so i know where those children are in the scheme of things and i know what they need to get out of a particular session. these two teachers embody many of the findings of the research and offer a flavour of the knowledge, beliefs and teaching practices of the effective teachers of literacy in the study. this had given her the opportunity to spend time in the classes of her colleagues and talk with them. a set of stories written as books and bound by the children were available for others to read. it was the start of a fairy story, as story beginnings were the writing focus for the fortnight in the class. they then worked in twos and threes to make a list of the words which would fit into the blanks. in her interview she said she had a very strong philosophy about teaching reading and writing which was based on the need for children to understand how and why they should read and write. three of these days were organised by her to bring the english advisor into school to work on school needs as identified in a pre-ofsted inspection. all the children had a portfolio of work, which they chose in conjunction with the teacher and parents to “show what they could do.” she asked the children to work in their seatwork groups and pointed out some sources of support. the beliefs section of miss l’s questionnaire suggested she tended towards an orientation in the teaching of reading which stressed the importance of communication and an orientation in the teaching of writing which stressed the writing process. in addition to researching the characteristics of effective teachers, we also made a similar study of student and newly qualified teachers of literacy. this was described in detail in chapter 2. in the study of novices, we aimed also to examine the relationship between their subject knowledge and how they were learning to teach literacy. similarly, student-teachers who did not have a strong academic background in language and literature, also referred to the pgce course as the source of knowledge underpinning their choice of content, or teaching strategies. after the lesson, she told us that the pupils had a high level of awareness of language and the ways in which it could be used. the class was then given an opportunity to examine and discuss an example of a sonnet and to experiment at creating their own. at the end of the lesson, there was then a plenary, whole class session to report back what each group had done, and a reminder of the words and concepts that had been covered in the lesson. thus there was a wide range in the extent to which the novice teachers could identify classes of words. in addition to examining the subject content knowledge of novice teachers and its relationship to their practice, we also examined what they felt pupils needed to know about literacy. for beginner writers, the following were mentioned most frequently: analysis suggested that the student teachers had a range of knowledge about children’s needs in learning to read and write; and that they recognised differences in pupils’ needs according to age and experience. this is in clear contrast to the effective teachers of literacy, who had developed coherent positions on the teaching of literacy, and taught in ways which fitted these belief systems. in interview the novices were asked about the structure of lessons and specific teaching strategies; and were asked to identify where they had learned how to do these things. the summaries of their responses are given in table 6.2 and can be compared with those of the effective teachers of literacy. as indicated already in this chapter, in both rounds of observation and interviews we asked the novice teachers in our sample how they had learned particular aspects of literacy teaching. when questioned how they had learned to teach as they did, or where they had learned to organise the pupils in a particular way, both stated that they drew on memories of their own primary school education, and one, her/his secondary school education. we have described the ways in which the knowledge, beliefs and practices of effective teachers of literacy differed from those of a validation sample of teachers and from those of novice teachers. there were some clear differences between the effective teachers and the validation teachers in terms of their subject backgrounds. we also invited teachers to offer views about the usefulness of the types of professional development in literacy that they had experienced and the literacy content included. these figures suggest that whilst many individuals in both samples had participated in a range of literacy orientated in-service opportunities, the effective teachers of literacy were more likely to have done in-service work organised from outside their schools. in a list of nine content areas teachers were asked to note those in which they had experienced professional development and to rate the usefulness of their experience of that content. or if the content of a course is really relevant to school i do use it. in some ways this is to be expected, since the validation teachers were all mathematics co-ordinators and a high proportion of the effective teachers were english co-ordinators. one of the most important factors in the development of the effective teachers of literacy was undoubtedly becoming the school english co-ordinator. at interview, many of the teachers offered very general explanations of their development as effective teachers of literacy and were unable to select the significant factors. in general, the effective teachers had been offered opportunities, beyond those provided in school, to extend and develop their knowledge and expertise in the teaching of literacy. broadly speaking, it seems that the effective teachers of literacy placed a great deal of emphasis on presenting literacy to their children in ways which foregrounded the creation and recreation of meaning. the effective teachers were also likely to use diagnostic information about children, their development and literacy progressions as a planning tool. these often took the form of regular meetings between teachers from a range of professional situations to discuss particular issues in literacy teaching and a prime example of such meetings were the english co-ordinators’ groups which several of our effective teachers belonged to. the more teachers are themselves aware of the underpinnings, theoretical and philosophical, of how they act in classrooms, the more likely they are to take a coherent approach to their literacy teaching which seems to pay most dividends. as discussed above, the effective teachers in our sample were very likely to have experienced some form of involvement with a project on an aspect of literacy teaching. many of these centre around what might be referred to as a functionalist approach to the teaching of literacy and we see this as our most significant finding. 20, 251-367. department of education and science, (1988) report of the committee of inquiry into the teaching of english language. (1993) the development of student teachers’ knowledge, competence and beliefs in the teaching of reading.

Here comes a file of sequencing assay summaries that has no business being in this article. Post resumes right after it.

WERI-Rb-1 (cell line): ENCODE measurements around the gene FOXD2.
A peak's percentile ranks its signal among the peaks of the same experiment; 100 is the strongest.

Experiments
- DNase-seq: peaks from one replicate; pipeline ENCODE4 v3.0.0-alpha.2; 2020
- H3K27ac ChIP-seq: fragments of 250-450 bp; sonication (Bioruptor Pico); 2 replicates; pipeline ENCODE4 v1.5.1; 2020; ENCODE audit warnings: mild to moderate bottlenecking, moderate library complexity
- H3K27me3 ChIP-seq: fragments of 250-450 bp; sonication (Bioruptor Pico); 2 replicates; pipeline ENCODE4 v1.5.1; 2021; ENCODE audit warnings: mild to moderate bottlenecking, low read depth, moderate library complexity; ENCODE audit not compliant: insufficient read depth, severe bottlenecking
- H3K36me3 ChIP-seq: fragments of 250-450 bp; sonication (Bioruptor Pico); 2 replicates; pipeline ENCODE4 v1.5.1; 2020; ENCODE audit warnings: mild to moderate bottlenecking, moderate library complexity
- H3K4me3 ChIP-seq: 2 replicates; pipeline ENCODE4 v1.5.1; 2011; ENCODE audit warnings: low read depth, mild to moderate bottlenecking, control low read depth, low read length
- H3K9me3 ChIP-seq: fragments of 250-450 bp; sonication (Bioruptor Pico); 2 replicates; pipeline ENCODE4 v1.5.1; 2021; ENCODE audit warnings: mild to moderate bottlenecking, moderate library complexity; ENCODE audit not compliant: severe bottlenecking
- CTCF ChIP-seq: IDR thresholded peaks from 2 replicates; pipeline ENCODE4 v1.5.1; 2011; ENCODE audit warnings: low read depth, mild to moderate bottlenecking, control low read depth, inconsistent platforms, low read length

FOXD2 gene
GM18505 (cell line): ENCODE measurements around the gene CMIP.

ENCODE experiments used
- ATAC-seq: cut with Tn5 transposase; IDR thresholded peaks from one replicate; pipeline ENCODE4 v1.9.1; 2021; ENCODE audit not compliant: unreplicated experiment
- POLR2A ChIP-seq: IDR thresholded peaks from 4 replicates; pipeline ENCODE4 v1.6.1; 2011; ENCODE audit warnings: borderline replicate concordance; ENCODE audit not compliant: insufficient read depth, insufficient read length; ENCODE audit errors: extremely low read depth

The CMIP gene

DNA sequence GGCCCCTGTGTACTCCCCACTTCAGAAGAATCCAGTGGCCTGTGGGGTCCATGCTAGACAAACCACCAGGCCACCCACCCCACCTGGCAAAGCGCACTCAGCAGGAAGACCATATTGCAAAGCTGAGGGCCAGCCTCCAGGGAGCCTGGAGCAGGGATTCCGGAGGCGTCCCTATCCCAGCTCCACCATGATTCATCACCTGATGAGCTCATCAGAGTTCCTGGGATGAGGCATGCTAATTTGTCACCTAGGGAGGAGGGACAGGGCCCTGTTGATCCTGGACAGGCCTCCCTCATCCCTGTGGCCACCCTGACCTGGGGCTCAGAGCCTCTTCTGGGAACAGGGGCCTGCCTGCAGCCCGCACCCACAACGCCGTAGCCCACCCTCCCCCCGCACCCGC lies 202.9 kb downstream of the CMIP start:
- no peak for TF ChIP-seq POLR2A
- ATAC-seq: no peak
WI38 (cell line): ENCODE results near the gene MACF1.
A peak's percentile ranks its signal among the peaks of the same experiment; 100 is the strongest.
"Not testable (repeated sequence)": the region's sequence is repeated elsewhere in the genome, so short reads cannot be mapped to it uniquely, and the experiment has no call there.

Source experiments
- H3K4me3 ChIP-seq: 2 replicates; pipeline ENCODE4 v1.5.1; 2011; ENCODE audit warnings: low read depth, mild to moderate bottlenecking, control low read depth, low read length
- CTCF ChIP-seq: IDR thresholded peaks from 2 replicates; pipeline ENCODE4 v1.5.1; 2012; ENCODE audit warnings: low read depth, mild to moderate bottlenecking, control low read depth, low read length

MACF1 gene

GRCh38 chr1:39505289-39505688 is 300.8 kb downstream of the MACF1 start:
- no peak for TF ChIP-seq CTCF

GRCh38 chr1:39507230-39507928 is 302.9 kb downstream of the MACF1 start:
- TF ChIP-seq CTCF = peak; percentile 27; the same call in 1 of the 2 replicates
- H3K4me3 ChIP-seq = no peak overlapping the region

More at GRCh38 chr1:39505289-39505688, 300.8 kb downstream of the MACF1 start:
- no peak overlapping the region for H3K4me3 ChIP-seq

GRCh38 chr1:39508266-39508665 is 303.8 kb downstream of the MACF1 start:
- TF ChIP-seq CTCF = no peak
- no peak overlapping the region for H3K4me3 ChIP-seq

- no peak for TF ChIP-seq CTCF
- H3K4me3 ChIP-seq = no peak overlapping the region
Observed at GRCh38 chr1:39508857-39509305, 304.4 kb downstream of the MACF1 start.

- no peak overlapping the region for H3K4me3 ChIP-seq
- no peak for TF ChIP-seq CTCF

knowledge of content, i.e. what is it that children need to learn in literacy in order to be counted as successful? although teaching reading has been investigated focusing on what strategies work for the best results in the classroom, a: requirements for becoming a literacy teacher vary from state to state. to work in public schools, most states require, teaching literacy effectively in the primary school, what is a literacy teacher, what is a literacy teacher, importance of teaching literacy, how to teach literacy in primary schools.

practical strategies for teaching reading. when considering the most successful tactics for teaching what makes an effective reading teacher? 1. good teachers believe in their students. this means that teachers who complete the reading 101 modules will learn about critical skills for proficient reading and best practices, effective teachers of literacy, teaching literacy strategies, characteristics of effective literacy teachers, becoming an effective literacy teacher